What is Marxist philosophy? About thirty or forty years ago the answer could be found in any textbook of philosophy. Philosophy is "the science of universal laws of motion and evolution in nature, human society and thought." The inseparable connection between philosophy and "various branches of positive science" was postulated as well as its status as a universal method of all sciences, and so on. But here is the casus – there are no works of Marx himself, where his philosophy of Marxism as such would be stated. Kant has three of his "Critiques", Hegel has "The Science of Logic." So N. Mikhailovsky once asked: "In what work did Marx expound his materialistic understanding of history? ... Where is such work of Marx? – There isn’t any." Lenin, at the beginning of his revolutionary career, sarcastically giggling, replied to Mikhailovsky that the philosophy of Marx is "dissolved" in his numerous works on economics, politics, history, etc., and it is, so to say, their "dry residue". Indeed there is little reason to fully trust the quality of the analysis of the leader of the world proletariat and his conclusions.
The article is devoted to the author’s teaching and research activities in 2002-2015. The author was teaching simultaneously at Novosibirsk State Technical University (NSTU) and the Siberian Academy for Public Administration (SAPA, now – the Siberian Institute of Management – the branch of RANEPA). The most effective teaching took place at NSTU, due to better preparation and motivation of students. Unfortunately, the most gifted students didn’t actualize themselves in science because of low prestige of science in Russia. It was less interesting for him to teach at SAPA because students and postgraduates were less interested and less prepared. At that time he started reading a new course "National Economy". Developing the course helped him understand better the basic features of economic development of Russia, at least since the 18th century: economy development went by jerks. He found the explanation of the Russian historical process and it stimulated his research activities. He focused his scientific work on "The Economic History of Russia in Modern Times." In the given article the author reveals the problems, which appeared while writing the first volume as well as the problems of the Soviet economic system since the early 60's until the collapse of the Soviet system in the early 90s. The author stresses the fact of his acquaintance and subsequent cooperation with the economist Dmitry Aleksandrovich Fomin. Many articles based on precise calculations were written with him. On the basis of these studies, he concluded that the recovery growth of the Russian economy would prolong to 2007, the process similar to the NEP. He also predicted that such a growth should result in stagnation and decline in GDP with the exhaustion of available resources and the absence of real modernization and the lack of human capital. The forecast of the author came true in many respects: the cessation of economic growth in 2008, and the world oil prices in 2015.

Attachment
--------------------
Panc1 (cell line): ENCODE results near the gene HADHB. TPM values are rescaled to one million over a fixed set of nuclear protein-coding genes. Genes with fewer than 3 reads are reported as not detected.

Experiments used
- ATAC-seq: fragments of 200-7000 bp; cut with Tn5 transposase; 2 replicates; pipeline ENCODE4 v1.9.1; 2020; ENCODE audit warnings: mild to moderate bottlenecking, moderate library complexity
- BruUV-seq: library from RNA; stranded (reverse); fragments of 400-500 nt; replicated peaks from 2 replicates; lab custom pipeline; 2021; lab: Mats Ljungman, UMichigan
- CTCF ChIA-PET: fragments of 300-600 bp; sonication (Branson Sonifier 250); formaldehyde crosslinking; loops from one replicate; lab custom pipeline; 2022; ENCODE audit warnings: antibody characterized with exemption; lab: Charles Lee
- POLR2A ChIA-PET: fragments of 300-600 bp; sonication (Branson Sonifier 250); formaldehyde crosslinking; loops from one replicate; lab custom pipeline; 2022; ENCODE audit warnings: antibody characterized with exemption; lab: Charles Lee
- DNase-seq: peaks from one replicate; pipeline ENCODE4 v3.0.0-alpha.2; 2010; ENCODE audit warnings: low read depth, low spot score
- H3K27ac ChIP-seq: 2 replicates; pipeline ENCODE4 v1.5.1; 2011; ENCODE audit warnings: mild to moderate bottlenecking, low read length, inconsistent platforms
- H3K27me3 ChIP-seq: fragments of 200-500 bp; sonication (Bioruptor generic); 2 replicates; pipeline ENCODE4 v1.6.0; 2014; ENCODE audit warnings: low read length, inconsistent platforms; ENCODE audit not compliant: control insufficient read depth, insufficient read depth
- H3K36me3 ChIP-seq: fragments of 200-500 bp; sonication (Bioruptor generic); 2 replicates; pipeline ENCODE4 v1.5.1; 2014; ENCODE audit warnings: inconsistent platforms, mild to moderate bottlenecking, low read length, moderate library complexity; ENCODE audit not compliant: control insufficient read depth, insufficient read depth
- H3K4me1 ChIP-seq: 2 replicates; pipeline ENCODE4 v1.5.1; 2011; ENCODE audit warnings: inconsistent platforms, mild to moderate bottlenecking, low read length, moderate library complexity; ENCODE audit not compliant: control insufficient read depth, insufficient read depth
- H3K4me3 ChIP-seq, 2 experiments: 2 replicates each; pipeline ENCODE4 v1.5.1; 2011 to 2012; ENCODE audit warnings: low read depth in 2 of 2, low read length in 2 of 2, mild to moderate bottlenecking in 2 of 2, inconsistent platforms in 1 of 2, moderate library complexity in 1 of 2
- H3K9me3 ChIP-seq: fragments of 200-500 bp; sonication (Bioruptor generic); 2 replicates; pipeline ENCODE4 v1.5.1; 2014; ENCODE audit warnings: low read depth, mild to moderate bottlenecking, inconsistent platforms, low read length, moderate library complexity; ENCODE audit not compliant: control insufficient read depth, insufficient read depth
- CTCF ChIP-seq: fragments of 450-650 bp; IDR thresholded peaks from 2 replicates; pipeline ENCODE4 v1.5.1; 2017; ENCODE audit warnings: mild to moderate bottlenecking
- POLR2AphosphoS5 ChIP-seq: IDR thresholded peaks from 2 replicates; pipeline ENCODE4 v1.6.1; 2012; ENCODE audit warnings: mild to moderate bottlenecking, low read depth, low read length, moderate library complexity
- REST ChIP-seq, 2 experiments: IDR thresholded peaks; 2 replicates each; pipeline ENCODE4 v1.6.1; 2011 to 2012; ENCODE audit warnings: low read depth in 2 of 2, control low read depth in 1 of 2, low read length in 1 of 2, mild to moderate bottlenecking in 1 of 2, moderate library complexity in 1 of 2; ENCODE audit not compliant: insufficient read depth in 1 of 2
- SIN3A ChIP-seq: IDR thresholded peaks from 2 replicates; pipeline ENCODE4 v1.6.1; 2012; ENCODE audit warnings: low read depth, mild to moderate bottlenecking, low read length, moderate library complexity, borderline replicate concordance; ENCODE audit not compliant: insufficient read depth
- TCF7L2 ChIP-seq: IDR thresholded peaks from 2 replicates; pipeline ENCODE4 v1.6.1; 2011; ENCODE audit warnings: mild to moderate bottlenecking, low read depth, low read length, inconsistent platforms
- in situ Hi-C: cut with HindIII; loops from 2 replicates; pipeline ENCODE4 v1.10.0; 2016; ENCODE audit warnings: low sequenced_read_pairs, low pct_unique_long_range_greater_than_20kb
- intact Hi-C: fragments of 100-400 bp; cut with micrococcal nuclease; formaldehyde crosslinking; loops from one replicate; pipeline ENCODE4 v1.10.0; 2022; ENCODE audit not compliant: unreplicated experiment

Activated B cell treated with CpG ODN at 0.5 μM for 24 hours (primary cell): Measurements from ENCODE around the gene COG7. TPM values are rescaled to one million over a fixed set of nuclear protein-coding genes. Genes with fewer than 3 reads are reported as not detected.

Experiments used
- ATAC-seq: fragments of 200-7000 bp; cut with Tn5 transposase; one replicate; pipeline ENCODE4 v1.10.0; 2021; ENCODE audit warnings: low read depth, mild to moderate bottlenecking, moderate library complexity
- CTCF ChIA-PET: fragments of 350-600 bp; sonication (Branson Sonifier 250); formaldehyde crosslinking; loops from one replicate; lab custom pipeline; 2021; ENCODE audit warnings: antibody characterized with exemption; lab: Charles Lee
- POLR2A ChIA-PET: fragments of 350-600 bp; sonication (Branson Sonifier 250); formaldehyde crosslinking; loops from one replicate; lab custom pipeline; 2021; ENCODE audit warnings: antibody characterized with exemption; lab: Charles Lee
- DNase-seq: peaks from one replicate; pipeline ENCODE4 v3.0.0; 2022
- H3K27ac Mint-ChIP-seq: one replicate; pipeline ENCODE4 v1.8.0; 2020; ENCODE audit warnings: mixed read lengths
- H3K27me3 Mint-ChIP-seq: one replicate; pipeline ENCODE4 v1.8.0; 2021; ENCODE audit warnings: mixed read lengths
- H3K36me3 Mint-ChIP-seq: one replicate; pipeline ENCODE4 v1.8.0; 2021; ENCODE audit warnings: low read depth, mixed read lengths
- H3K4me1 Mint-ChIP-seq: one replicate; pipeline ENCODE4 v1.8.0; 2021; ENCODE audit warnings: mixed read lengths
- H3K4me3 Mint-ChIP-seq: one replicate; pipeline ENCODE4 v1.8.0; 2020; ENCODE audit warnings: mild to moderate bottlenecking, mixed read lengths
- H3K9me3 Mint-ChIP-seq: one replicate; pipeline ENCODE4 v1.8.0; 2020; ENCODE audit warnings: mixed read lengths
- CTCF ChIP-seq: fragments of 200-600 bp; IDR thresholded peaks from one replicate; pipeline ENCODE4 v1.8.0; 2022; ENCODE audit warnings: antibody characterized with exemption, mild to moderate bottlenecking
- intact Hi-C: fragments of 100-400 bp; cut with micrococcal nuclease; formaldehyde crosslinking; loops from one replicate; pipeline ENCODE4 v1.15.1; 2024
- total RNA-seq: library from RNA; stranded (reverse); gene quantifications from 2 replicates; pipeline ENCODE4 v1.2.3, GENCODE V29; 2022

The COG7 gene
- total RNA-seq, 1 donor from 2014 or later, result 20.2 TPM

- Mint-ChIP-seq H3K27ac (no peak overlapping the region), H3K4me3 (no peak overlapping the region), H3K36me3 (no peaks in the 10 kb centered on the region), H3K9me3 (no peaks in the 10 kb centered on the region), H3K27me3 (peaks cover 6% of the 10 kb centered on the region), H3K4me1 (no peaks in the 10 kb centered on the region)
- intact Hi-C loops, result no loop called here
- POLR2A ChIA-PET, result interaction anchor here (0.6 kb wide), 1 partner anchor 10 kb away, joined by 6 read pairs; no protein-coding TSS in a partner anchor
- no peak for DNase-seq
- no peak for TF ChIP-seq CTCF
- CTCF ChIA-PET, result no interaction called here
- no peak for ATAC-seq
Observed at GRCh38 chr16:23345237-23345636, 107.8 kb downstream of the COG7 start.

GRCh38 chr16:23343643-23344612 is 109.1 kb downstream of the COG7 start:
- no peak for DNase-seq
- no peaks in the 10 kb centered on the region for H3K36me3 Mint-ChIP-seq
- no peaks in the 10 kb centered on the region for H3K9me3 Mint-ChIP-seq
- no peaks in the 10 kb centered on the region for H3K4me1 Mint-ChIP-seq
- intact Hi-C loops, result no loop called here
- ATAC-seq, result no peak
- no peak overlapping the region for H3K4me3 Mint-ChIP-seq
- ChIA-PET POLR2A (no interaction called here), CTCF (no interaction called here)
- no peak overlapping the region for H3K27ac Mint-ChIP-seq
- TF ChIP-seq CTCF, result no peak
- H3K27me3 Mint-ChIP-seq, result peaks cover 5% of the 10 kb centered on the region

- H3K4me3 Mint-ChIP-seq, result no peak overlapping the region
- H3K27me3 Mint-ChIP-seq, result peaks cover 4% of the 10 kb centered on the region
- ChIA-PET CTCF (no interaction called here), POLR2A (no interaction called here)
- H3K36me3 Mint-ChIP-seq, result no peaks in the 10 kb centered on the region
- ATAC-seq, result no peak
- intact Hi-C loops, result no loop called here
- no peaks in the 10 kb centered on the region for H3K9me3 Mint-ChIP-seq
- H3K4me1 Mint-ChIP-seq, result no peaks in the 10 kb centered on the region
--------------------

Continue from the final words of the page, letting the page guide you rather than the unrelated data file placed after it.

In the interview, the following issues are discussed: the specifics of interaction of economic and political processes, in particular, about the opportunities and limitations of political interference in the economy, the role of advanced technologies in the redistribution of social wealth and the corresponding economic structures. The issue of economics as a science and the dependence of the development of the country's economy on the level of economic education in the country are discussed. The author shares his opinion about the role of the humanitarian component of education in the university course, highlighting the decisive importance of the teacher's personality in the formation of a common worldview. Education should focus on the ability to think, work with information and draw logical conclusions. The question of the too pragmatic attitude towards fundamental science is discussed, as well as the importance of the world reserve currency for the stable operation of financial markets.
Vadim Rosin’s way to philosophy was not quite usual. He did not come out of the faculty of philosophy, yet he acquired philosophical education in the process of self-education and participation in the seminars of the Moscow methodological circle (MMC), headed by G.P. Shchedrovitsky. One of the first students of G.P. Shchedrovitsky and an active member of the MMC, V. M. Rozin, since the mid 70-ies, is developing his particular way of the methodology based on the ideas and principles of humanitarian approach, semiotics and cultural studies. The second book presents a dialogue about the way in which people are making their decisions, how the moral choice is made. Is the middle way possible, or the division of strategy is necessary between building personal life trajectory and social action in relation to others? A new books by Vadim Rozin are presented by famous methodologist, who studied directly from Georgy Petrovich Shchedrovitsky, Vera Danilova, and Academician, Doctor of Sc. (philosophy), Professor, Institute of Philosophy RAS Vladislav Lectorskii.